This is the final post of a blog series designed to help other authors by sharing the mistakes I’ve made in the process of having several published books so others can learn before making the same errors in their writing, editing, and other similar endeavors. This post is a summary of the lessons listed in the other eighteen posts and works as well for traditionally published writers as it does for independent author-publishers or any mixture of the two styles.
Lesson #1: As an author, your goal is to provide a reading experience with the greatest level of satisfaction that is within your control.
Lesson #2: Several full author edits are the preferred norm for ensuring quality writing.
Lesson #3: Keep a checklist of your most common errors and use a “Find” function to clean them up during your later editing process.
Lesson #4: When you’re stuck, break the task down into chunks. Write each chunk down on paper and schedule them.
Lesson #5: If in doubt on punctuation spelling, grammar, word usage, etymology, etc., look it up!
Lesson #6: Beta readers can help an author at all points in the writing process.
Lesson #7: Every author listens to and incorporates the advice of one or more professional editors who know the conventions specific to their style, content, sub-genre, etc.
Lesson #8: Avoid telling too much of your story through the voice of a minor character, particularly in the early chapters. Let your lead characters’ voices shine through.
Lesson #9: Show, don’t tell: Describe the feelings and senses to show your readers what is happening rather than stating them in plain language.
Head-hopping can add confusion as to whose point of view is being represented.
Lesson #10: Avoid head-hopping like the plague!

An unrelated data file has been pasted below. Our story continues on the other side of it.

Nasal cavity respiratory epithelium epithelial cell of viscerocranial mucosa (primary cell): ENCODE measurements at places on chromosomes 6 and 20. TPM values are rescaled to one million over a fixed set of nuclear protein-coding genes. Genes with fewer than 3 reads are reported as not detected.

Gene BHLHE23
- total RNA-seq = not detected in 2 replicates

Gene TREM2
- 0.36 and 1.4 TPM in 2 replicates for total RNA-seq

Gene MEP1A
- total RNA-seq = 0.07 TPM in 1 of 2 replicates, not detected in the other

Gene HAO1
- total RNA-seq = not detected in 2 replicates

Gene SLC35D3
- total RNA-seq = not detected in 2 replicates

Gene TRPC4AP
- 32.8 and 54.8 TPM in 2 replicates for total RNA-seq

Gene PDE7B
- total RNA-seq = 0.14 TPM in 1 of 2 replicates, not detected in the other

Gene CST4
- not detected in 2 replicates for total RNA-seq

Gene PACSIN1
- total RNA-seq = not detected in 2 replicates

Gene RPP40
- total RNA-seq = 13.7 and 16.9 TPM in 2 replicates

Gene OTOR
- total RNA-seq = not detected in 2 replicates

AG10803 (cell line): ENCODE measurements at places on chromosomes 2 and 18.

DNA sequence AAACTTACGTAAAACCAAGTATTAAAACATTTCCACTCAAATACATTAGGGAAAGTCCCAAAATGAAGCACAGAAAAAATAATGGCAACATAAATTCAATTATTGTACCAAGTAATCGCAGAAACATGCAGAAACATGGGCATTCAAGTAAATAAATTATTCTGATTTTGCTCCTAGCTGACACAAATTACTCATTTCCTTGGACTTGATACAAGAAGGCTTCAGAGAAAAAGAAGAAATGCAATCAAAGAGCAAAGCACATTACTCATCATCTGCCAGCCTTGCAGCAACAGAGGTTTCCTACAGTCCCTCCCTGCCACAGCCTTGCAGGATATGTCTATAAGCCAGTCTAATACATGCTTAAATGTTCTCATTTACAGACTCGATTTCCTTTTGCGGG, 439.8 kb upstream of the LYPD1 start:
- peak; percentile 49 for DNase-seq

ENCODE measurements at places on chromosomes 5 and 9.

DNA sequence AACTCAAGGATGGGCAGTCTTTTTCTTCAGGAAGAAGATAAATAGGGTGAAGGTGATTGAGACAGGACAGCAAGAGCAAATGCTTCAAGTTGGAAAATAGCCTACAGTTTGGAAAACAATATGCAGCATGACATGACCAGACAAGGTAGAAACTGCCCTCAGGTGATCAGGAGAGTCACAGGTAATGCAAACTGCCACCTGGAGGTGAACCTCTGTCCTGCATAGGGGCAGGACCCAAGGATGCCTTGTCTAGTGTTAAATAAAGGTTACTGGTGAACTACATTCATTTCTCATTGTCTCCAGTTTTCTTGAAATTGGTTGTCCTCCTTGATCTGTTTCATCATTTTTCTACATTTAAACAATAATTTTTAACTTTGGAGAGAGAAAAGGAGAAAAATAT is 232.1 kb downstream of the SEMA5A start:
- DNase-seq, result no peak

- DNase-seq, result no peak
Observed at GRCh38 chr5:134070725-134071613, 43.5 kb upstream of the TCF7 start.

Lesson #11: To avoid a choppy or head-hopping effect within a chapter, use an extra line break or a scene separator when changing point of view.
Lesson #12: Change filter words of thought, feeling, and senses to make the POV deeper and enhance the reader experience.
Lesson #13: Be consistent with your POV selection.
Lesson #14: When writing in a specific period in history, use good judgement to choose language and scene setting used that suits that period and doesn’t include obvious anachronisms or incongruities with the period.
Lesson #15: Get inspiration from others for those difficult-to-write scenes.
Lesson #16: Let your romantic encounters build. Pick and choose aspects of love making to prepare the reader for the culmination.
Sixteen lessons for eighteen posts that took place over nearly two years! Some posts relied on the same “rules” as earlier topics and some posts had topics that introduced more than one lesson.
Note that these lessons don’t deal with how the author publishes their work. That’s because I firmly believe that there is no wrong way to go about publishing, whether self-publishing, hybrid publishing, or traditional publishing. What fits the author’s needs and abilities is the best direction, as long as the author also pays attention to the lessons learned above and is satisfied that they’ve met Lesson #1 in the process.
Another detail to note is that this series focused on fine-tuning of the written word with a little information on the presentation of the book, items which can make or break reader satisfaction. However, it’s unlikely that readers will tell you that those items bother them. Marketing research tells us that only about 3% of customers will tell you when they are dissatisfied, but those who are unhappy will tell 19 friends.
Technical issues are important, but most reviewer ratings relate to enjoyment of the book itself: story quality, readability, and match to expectations. This is your wonderful brilliant story and their subjective reaction to it. Be warned that reviewers may be a fickle lot, and not “get” you. The best reaction to that situation is a final lesson in wisdom that I learned from the managing editor at Meryton Press, paraphrased to the best of my recollection.
Michele Reed’s Wisdom: In the case of a poor review, try to discover what you can learn from it. If what the reader says is reasonable, make those changes as well as you can and move ahead. If you still disagree with the criticism, let it go.
With that final bit of advice, I end this series. You can find the 18 other posts by clicking on the “Suzan Lauder’s Learning from My Mistakes” link on the topic cloud on the side panel or the tags at the bottom of this post, or follow them starting with this first post of the “Learning from My Mistakes” series. A reminder that comments get entries into the draw for a book and other little goodies as mentioned throughout the series. Eligibility closes in one week.
Disclaimer: I’m not a writing expert. I’m just a writer who learned some stuff other writers might like to know instead of learning the hard way. My approach is pragmatic and my posts are not professionally edited!